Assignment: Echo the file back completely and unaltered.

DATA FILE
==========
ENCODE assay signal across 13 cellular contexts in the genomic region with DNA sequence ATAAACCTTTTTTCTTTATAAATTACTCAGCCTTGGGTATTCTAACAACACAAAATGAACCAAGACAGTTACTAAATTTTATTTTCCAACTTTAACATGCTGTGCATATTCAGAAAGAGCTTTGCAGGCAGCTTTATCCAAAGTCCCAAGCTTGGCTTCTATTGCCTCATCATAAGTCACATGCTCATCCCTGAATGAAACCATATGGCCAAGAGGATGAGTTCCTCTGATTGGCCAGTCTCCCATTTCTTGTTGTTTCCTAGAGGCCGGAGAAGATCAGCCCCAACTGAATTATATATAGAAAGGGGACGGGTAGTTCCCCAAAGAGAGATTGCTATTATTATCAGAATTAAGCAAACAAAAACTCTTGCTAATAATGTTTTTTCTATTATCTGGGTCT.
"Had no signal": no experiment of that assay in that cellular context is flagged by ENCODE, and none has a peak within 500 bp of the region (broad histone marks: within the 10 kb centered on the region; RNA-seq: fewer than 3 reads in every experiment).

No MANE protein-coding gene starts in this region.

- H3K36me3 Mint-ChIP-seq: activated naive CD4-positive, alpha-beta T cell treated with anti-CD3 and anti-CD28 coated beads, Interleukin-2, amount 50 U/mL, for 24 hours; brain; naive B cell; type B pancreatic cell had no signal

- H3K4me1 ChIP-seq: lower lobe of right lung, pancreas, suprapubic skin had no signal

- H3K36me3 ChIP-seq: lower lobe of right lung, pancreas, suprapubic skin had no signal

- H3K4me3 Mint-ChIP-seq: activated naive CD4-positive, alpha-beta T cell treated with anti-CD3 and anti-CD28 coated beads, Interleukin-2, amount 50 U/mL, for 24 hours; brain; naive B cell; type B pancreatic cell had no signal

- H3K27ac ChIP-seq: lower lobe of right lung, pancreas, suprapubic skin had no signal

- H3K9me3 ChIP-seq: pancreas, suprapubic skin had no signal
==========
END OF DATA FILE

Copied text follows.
ENCODE assay signal across 13 cellular contexts in the genomic region with DNA sequence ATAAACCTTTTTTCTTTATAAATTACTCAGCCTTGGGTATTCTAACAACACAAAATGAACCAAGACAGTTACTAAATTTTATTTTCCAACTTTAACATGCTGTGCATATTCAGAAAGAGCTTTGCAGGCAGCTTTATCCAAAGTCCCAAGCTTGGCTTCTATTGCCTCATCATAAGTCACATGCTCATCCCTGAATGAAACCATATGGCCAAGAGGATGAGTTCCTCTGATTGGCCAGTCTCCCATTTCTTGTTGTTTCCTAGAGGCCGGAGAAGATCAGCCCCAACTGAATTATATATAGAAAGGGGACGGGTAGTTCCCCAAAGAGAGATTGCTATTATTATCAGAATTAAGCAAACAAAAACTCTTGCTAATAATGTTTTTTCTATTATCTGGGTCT.
"Had no signal": no experiment of that assay in that cellular context is flagged by ENCODE, and none has a peak within 500 bp of the region (broad histone marks: within the 10 kb centered on the region; RNA-seq: fewer than 3 reads in every experiment).

No MANE protein-coding gene starts in this region.

- H3K36me3 Mint-ChIP-seq: activated naive CD4-positive, alpha-beta T cell treated with anti-CD3 and anti-CD28 coated beads, Interleukin-2, amount 50 U/mL, for 24 hours; brain; naive B cell; type B pancreatic cell had no signal

- H3K4me1 ChIP-seq: lower lobe of right lung, pancreas, suprapubic skin had no signal

- H3K36me3 ChIP-seq: lower lobe of right lung, pancreas, suprapubic skin had no signal

- H3K4me3 Mint-ChIP-seq: activated naive CD4-positive, alpha-beta T cell treated with anti-CD3 and anti-CD28 coated beads, Interleukin-2, amount 50 U/mL, for 24 hours; brain; naive B cell; type B pancreatic cell had no signal

- H3K27ac ChIP-seq: lower lobe of right lung, pancreas, suprapubic skin had no signal

- H3K9me3 ChIP-seq: pancreas, suprapubic skin had no signal